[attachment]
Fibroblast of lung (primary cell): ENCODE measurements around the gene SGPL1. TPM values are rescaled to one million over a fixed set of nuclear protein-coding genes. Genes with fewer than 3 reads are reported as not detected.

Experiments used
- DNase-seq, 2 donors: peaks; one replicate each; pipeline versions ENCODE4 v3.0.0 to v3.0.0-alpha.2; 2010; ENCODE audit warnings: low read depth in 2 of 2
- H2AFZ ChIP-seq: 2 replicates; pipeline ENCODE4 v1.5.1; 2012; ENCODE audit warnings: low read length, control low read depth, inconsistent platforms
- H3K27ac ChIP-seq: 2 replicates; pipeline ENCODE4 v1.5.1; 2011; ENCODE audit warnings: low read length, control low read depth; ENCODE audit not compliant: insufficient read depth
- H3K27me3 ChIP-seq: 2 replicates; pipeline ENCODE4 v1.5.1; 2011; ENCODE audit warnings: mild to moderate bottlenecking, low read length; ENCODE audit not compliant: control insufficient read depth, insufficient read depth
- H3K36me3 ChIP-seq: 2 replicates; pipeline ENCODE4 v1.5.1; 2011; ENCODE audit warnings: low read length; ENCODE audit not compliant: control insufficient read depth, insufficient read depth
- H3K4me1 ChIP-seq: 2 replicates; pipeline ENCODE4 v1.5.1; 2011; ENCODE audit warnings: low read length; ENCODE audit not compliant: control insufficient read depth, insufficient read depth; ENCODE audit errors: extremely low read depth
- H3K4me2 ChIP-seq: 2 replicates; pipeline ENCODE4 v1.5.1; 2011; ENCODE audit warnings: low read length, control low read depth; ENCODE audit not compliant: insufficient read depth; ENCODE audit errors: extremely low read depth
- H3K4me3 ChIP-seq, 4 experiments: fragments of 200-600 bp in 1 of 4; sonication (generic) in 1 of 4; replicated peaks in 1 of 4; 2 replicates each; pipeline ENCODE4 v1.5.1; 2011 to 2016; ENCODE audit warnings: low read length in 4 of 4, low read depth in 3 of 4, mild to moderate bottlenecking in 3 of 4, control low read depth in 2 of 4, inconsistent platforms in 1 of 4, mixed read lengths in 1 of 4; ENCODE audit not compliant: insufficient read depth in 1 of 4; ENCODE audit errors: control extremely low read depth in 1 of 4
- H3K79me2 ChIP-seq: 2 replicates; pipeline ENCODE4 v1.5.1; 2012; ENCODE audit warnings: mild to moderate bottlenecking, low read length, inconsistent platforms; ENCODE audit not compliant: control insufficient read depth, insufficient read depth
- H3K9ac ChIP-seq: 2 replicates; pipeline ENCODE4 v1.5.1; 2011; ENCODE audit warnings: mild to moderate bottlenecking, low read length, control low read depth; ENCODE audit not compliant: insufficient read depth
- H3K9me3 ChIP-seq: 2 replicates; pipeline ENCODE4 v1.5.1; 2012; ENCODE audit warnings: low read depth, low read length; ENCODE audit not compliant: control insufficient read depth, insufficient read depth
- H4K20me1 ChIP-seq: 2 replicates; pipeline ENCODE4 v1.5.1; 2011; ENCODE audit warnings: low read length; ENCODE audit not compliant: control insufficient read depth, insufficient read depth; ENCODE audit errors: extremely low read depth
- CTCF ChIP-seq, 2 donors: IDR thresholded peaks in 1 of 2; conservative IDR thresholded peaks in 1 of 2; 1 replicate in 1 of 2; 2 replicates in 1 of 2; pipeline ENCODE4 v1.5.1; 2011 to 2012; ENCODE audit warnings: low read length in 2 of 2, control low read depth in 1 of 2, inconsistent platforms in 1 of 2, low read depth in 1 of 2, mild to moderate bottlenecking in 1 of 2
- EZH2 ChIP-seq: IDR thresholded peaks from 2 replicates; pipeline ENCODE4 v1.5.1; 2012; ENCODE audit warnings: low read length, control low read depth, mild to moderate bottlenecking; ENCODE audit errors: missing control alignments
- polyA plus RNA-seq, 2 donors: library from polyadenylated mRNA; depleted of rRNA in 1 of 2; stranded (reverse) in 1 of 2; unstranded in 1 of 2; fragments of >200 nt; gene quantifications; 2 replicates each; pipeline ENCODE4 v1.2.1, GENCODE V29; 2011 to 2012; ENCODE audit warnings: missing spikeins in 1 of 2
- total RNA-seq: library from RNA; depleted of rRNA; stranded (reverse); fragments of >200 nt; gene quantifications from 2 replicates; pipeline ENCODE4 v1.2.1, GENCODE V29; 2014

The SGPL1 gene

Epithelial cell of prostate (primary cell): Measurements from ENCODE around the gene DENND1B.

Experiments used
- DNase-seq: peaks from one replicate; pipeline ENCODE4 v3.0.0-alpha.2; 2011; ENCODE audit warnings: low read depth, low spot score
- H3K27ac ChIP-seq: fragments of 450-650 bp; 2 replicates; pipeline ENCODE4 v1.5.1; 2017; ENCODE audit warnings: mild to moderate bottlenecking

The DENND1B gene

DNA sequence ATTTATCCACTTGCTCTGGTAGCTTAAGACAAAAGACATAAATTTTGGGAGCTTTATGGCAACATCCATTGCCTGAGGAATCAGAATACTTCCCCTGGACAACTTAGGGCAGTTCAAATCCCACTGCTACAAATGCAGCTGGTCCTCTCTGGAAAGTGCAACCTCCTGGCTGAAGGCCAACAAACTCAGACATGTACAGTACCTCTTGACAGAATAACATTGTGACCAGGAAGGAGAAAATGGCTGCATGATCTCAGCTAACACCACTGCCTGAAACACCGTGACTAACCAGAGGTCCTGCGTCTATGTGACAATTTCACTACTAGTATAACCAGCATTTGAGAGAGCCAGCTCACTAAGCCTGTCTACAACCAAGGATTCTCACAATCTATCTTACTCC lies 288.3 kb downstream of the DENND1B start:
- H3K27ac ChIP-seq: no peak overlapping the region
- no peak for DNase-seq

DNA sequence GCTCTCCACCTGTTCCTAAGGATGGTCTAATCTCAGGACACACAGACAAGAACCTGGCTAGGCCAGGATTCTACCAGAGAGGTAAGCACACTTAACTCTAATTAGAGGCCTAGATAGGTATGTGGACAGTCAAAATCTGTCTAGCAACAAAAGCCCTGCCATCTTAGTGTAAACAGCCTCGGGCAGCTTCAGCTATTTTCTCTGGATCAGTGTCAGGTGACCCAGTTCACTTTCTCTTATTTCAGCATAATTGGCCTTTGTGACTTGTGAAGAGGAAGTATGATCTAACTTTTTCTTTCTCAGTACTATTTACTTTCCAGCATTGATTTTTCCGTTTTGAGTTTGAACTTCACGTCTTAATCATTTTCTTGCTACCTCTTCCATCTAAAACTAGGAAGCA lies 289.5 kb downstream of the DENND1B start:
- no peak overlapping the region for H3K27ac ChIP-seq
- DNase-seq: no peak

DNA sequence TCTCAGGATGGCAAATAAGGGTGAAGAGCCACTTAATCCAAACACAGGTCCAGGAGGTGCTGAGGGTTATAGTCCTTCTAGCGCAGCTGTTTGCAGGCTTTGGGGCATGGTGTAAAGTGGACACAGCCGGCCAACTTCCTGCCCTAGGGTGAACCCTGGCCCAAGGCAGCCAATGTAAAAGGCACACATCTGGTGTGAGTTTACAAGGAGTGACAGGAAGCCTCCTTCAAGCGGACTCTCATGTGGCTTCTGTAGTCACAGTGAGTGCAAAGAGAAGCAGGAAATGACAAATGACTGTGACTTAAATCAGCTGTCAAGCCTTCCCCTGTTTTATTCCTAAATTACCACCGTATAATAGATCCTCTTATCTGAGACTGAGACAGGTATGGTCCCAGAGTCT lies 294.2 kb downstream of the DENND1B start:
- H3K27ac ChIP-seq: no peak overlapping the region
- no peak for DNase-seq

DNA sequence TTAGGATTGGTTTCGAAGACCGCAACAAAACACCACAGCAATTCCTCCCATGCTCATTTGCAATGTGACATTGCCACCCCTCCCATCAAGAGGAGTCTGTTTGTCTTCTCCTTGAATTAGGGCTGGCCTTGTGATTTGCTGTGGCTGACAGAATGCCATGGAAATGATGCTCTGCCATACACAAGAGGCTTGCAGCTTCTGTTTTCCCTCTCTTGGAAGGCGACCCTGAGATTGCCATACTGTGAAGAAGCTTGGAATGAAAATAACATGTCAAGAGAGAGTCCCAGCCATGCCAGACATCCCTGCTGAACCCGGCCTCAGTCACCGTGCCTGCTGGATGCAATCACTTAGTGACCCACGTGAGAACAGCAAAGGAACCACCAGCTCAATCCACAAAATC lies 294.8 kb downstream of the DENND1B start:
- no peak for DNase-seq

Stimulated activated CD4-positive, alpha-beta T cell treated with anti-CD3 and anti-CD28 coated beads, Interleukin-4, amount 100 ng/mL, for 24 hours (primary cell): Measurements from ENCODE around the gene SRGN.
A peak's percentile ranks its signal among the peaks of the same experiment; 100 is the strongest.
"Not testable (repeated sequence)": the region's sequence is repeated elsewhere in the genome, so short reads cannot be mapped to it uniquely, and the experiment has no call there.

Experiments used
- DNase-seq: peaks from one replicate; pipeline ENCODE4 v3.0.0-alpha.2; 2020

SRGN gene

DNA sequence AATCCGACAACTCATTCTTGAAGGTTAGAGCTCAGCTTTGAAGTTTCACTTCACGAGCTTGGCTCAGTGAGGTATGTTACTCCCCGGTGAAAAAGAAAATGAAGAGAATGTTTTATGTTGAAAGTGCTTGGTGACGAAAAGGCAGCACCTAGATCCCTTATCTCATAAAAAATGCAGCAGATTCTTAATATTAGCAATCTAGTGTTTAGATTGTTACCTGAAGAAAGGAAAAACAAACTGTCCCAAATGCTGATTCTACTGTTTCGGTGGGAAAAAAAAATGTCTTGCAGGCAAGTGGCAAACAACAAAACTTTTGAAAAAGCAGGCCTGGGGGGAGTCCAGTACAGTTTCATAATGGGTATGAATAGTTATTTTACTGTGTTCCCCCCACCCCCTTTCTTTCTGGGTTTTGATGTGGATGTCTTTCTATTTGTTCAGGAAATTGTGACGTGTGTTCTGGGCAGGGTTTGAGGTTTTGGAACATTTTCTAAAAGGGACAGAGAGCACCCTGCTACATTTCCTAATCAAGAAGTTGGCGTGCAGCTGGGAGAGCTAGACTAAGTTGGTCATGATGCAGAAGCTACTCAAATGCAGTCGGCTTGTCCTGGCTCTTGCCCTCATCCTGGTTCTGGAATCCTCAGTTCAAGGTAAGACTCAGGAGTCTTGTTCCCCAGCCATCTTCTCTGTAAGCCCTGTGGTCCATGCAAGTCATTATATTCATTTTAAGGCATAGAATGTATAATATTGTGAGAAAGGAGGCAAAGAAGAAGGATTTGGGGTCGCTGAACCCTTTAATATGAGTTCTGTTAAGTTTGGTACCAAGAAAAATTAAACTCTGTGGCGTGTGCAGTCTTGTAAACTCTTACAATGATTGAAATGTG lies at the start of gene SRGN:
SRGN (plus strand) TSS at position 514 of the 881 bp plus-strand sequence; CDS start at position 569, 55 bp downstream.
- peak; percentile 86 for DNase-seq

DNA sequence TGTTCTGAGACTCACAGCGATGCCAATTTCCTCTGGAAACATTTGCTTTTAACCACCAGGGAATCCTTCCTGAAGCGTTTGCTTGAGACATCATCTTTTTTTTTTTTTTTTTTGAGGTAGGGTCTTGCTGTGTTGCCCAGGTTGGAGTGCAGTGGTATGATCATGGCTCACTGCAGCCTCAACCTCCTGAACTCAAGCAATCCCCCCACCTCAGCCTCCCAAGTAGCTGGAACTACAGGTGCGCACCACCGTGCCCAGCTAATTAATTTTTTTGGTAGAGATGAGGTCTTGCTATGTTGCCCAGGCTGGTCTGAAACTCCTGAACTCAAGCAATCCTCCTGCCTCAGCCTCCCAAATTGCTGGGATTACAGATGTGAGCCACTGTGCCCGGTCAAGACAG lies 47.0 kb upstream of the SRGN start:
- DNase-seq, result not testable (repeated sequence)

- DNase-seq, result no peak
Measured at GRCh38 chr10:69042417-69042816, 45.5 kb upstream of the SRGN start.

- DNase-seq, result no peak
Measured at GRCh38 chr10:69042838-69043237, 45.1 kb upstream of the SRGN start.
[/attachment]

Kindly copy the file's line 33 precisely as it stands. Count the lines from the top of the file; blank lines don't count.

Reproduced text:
- no peak for DNase-seq